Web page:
Pakistan's Interior Ministry has linked Al-Qaeda-connected Taliban militants to the hotel bombing that has left scores dead.
The suicide truck bombing on September 20 at Islamabad's five-star Marriott Hotel killed at least 53 people and injured as many as 270 others. No group has so far accepted responsibility for the attack.
Rehman Malik, the top Interior Ministry official, said, "I am not in a position to tell who has done it. But previously all the investigations...all the roads have gone to South Waziristan," referring to tribal areas where Al-Qaeda and the Taliban are active.
Pakistani Defense Minister Chuadhry Ahmad Mukhtar told journalists in Islamabad that he believed that foreigners were involved in the attack.
"I will say that there will definitely be a foreign hand in this [attack]. Because the Uzbeks and Chechens against whom we are fighting are not Pakistanis," Mukhtar said.
He said government forces were already fighting against Uzbek, Chechen, and Arab militants in the Federally Administered Tribal Areas (FATA) and the Northwest Frontier Province (NWFP) along the western Afghan border.
Situated in the heart of Islamabad, the six-story Marriott Hotel is now a gutted ruin. Popular among foreigners and wealthy Pakistanis, the hotel is close to the parliament and the official residences of the Pakistani president and prime minister.
According to a RFE/RL Radio Free Afghanistan's correspondent in Pakistan, Najib Aamir, fire services had to battle the flames engulfing the hotel for 13 hours before they extinguished the blaze.
Rescuers spent the day combing the building for survivors. Most of the victims were Pakistani, but included at least four foreign nationals, among them two Americans, and a Vietnamese citizen. Another 11 foreigners were injured in the attack.
The Czech Foreign Ministry has confirmed that its ambassador to Pakistan, Ivo Zdarek, was among the dead. The Danish Foreign Ministry has said that one of its diplomats is missing.
With shocked Pakistanis now referring to a September 20 hotel bombing that killed scores as their 9/11, the country's leaders are pledging to fight terrorism with new vigor.
In a televised address to the nation on September 21, President Asif Ali Zardari said that terrorism was "a cancer in Pakistan which we will root out."
"We will not be afraid of these cowards. No Muslim can commit such an atrocity in the holy month of Ramadan. Those who are spilling the blood on Muslims are not Muslims. And no religion allows such an atrocity," Zardari said.
Farzana Raja, a member of the National Assembly of the lower house of the Pakistani parliament from the governing Pakistan People's Party, told RFE/RL that the mood in Islamabad was sad and somber.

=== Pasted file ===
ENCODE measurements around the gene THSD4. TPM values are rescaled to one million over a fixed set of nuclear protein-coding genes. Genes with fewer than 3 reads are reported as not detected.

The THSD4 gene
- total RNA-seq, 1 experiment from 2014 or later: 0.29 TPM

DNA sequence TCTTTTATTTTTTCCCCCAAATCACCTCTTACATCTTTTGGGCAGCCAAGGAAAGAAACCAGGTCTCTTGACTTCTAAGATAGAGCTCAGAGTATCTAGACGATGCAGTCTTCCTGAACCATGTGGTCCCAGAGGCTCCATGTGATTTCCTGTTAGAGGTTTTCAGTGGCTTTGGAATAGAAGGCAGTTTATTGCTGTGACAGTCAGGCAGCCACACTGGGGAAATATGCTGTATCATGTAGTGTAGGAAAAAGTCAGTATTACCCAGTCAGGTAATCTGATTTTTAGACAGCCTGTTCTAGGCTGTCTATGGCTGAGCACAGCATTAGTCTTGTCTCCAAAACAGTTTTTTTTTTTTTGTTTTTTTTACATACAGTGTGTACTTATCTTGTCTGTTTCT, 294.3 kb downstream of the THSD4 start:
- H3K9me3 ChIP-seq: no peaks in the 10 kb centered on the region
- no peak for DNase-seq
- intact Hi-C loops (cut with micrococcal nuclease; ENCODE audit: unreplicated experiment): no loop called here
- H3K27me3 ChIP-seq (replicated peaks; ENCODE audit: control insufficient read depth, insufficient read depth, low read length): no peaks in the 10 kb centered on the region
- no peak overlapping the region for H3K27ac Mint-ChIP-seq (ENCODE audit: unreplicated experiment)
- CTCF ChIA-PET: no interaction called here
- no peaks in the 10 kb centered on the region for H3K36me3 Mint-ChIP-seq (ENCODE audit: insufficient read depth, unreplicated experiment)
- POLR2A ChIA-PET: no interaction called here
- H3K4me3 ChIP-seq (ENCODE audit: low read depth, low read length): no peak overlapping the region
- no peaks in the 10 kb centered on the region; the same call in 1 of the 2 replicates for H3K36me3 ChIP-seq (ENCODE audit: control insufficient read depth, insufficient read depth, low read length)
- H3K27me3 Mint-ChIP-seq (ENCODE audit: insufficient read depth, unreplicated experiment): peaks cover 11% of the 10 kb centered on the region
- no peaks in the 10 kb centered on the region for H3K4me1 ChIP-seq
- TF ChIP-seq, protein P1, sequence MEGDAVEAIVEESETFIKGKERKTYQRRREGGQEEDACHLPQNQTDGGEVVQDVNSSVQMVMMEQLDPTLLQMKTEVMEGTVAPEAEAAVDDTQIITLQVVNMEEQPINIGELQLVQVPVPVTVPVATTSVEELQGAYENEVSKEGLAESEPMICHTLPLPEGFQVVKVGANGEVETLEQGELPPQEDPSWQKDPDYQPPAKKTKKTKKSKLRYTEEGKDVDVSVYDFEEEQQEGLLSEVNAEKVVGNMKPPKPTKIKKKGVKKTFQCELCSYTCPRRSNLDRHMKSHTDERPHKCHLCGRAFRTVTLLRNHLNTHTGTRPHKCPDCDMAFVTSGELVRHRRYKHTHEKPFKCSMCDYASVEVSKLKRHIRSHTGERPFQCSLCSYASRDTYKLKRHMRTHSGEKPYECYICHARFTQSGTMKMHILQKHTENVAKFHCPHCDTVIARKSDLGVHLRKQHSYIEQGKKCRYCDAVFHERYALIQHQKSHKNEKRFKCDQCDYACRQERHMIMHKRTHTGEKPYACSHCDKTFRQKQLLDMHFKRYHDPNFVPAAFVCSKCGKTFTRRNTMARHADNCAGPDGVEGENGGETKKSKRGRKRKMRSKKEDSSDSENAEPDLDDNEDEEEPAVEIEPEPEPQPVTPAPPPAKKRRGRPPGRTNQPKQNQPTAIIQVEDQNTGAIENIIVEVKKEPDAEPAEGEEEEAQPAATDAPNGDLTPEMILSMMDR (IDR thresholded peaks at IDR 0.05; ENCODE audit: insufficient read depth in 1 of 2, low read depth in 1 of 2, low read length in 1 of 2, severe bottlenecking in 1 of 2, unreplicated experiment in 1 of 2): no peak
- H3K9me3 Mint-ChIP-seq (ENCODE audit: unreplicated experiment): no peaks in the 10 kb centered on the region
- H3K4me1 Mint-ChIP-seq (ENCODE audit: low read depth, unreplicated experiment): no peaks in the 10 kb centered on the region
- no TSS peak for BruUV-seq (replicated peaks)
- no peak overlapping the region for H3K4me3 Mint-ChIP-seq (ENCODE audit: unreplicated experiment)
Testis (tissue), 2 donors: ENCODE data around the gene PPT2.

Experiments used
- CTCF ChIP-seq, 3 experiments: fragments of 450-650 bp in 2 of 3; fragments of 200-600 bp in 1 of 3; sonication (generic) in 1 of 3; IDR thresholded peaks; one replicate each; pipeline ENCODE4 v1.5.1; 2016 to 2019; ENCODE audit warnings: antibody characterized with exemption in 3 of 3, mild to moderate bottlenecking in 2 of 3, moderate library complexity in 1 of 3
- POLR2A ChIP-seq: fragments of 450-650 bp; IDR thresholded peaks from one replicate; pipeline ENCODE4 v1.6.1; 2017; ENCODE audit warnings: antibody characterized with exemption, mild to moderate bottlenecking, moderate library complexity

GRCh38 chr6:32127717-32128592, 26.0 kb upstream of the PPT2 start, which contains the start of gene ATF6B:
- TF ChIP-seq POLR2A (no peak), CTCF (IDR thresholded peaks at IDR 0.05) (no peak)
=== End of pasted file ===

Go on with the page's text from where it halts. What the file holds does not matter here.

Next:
"We feel very sad but at the same time, we are together as a nation. And we have this courage and devotion to combat the terrorism and terrorists," Raja said.
She maintained that the timing of the attack was significant because it came on the same day when the transition to democracy in the country was completed with the newly elected president's address to a joint session of the national parliament.
In that September 20 speech, President Zardari said he will not allow Pakistan's territory to be violated by terrorists or foreign powers.
"I ask of the government that it should be firm in its resolve, not allow the use of its soil for carrying out terrorist activities against any foreign country. We will not tolerate the violation of our sovereignty and territorial integrity by any power in the name of combating terrorism," Zardari said.
Opposition parties in Pakistan have said the security policies of the past governments have turned the country into a "terrorist target."
Raza Mohammad Raza, a member of the Senate, the upper house of the national parliament from the opposition Pashtunkhwa Milli Awami Party, blamed the current situation on the country's past and present security policies, which have used Islamist militant groups as proxies in neighboring Afghanistan and India.
"The real tragedy is that their policy is still that the terrorists should prevail and they should be nurtured and trained," Raza said. "In our state today, there are elements and powerful quarters who are still supporting the terrorist infrastructure and they defend the terrorists in one or other way. The destruction of terrorist networks depends on Pakistan's resolve. It depends on their decision."
The Marriott Hotel bombing has been widely condemned internationally. The Pakistani government has ordered a top-level inquiry.
The issue of terrorism is expected to top the agenda as Zardari meets U.S. President George W. Bush and other leaders in New York this week. There have been tensions of late between Pakistan and the United States over U.S.-led raids against militants in Pakistan.
RFE/RL Radio Free Afghanistan correspondent Najib Amir and Barakwal Miakhel contributed to this report from Pakistan